AN IRISHMAN WHO served in the German army once saved another soldier’s life – only to later discover the man he rescued was Adolf Hitler.
The extraordinary life story of Michael Keogh, a policeman’s son from Tullow, Co Carlow, is to be revealed in a documentary on RTE Radio 1 on April 2 next. Keogh – dubbed the “Irishman who saved Hitler” by historian Turtle Bunbury – had his diaries and letters published in book form two years ago.
With Casement’s Irish Brigade, compiled by his grandson Kevin Keogh, told how Michael met the Irish revolutionary Roger Casement in New York in 1911. The Carlow man became part of Casement’s plan to recruit an Irish Brigade from Irish soldiers in the British Army (who Keogh fought for in World War I) and who became German prisoners of war.
When Casement was captured and executed by the British for treason, the Irish Brigade project was abandoned. Keogh joined the German army and served on the Western front. In 1919, he was in charge of a barracks in Munich and found two soldiers being pummelled by a crowd of around 200, with one continuing to shout out fascist views even as he was in danger of being bayoneted to death. Keogh ordered the mob to disperse and the two were spared.
It was only eleven years later, attending the Nuremberg rallies as an observer when he worked as an engineer on the new subway system, that Michael Keogh realised the man leading the rally was Adolf Hitler, one of the two soldiers he had saved with his intervention in Munich. (Turtle Bunbury wrote an excellent account of Keogh’s exploits on his website here in 2009).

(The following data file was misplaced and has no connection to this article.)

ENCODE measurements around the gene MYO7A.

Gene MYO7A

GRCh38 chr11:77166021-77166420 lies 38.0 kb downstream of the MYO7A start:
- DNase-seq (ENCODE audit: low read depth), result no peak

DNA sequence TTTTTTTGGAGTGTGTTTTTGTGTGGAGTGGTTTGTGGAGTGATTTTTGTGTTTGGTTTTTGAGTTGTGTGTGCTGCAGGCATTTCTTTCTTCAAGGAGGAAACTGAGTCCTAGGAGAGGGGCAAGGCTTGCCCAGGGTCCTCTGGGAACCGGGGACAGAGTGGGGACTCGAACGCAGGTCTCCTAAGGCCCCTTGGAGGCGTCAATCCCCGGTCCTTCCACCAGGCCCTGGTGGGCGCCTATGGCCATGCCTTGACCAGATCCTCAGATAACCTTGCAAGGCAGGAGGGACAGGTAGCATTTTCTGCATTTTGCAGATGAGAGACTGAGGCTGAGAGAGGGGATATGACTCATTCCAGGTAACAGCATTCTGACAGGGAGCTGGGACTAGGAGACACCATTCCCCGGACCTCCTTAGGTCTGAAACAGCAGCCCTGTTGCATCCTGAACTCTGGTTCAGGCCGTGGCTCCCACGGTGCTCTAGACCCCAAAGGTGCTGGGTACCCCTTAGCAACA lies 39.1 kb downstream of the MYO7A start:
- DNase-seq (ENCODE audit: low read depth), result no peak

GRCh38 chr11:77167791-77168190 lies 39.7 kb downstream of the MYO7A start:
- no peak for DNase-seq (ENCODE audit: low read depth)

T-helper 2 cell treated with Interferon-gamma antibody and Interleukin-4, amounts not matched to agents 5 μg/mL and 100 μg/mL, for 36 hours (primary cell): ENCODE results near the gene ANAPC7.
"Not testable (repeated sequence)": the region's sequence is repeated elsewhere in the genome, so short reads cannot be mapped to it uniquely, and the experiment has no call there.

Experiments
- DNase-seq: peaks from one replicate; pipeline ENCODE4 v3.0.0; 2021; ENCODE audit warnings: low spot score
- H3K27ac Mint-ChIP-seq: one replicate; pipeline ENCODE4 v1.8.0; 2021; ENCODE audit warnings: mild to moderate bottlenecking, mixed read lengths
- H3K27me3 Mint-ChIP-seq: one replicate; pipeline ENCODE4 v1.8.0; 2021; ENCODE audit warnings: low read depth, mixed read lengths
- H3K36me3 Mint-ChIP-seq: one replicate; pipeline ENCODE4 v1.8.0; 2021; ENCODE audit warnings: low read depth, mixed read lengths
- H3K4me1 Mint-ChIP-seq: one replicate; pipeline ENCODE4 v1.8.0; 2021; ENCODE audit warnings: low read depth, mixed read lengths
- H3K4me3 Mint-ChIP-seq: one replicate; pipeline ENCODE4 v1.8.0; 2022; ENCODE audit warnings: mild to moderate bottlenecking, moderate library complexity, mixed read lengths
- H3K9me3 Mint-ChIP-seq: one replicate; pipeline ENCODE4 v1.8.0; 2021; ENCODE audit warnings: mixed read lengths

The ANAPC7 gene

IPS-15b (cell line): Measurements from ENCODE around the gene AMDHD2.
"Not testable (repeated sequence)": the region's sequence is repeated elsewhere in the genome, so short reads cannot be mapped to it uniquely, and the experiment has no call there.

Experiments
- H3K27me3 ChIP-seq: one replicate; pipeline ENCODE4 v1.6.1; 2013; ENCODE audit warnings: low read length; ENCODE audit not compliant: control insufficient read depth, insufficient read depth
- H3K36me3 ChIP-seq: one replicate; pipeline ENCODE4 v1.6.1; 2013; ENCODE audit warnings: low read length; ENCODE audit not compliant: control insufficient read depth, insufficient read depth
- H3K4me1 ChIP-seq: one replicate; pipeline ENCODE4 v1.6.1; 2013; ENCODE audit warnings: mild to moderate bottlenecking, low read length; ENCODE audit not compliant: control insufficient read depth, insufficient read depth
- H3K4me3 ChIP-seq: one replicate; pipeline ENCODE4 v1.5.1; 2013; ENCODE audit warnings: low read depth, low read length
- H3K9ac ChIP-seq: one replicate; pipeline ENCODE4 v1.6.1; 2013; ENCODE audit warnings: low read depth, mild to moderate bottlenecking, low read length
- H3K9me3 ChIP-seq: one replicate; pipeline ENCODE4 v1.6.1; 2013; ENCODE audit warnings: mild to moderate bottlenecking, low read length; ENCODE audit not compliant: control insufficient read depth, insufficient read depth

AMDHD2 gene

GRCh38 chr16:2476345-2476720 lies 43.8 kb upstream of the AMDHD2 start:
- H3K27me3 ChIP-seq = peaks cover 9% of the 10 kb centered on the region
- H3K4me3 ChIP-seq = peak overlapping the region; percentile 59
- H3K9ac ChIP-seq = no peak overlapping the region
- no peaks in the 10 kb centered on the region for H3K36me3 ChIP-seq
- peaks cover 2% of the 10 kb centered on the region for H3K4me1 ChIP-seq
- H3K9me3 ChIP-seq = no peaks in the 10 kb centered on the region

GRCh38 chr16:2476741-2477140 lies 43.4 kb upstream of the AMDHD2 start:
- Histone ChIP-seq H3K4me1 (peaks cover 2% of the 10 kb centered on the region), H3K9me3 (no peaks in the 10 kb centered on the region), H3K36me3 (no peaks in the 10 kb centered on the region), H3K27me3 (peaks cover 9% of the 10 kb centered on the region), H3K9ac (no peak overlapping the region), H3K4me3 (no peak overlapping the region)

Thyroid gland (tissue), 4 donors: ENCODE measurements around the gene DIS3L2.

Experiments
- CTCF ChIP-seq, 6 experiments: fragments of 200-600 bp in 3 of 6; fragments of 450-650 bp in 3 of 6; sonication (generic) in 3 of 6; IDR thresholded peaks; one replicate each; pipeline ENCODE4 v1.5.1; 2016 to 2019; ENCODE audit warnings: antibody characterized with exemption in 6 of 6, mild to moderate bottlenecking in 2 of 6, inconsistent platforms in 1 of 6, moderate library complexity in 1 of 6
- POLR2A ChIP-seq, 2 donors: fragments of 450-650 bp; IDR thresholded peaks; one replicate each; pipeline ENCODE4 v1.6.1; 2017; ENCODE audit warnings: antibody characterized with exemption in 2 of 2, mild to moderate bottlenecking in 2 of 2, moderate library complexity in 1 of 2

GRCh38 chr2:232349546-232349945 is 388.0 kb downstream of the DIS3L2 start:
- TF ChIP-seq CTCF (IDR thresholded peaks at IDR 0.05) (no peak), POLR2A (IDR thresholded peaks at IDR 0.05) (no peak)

Kevin Keogh Jnr recalled:
When my grandfather saw first-hand how oppressive the Nazi regmie had become on a daily basis, he changed his views. He knew some of the soldiers and civilans who Hitler murdered on the Night of the Long Knives and he became a marked man.
He later returned with his family to Ireland and died in 1964. The memoirs he wrote in his lifetime mysteriously disappeared when he was in hospital on his death bed but his grandson tracked them down in 2005 and they could finally be edited and published.
The documentary will be aired just after 6pm on April 2 on RTE Radio 1. It will be repeated the following day at 7pm.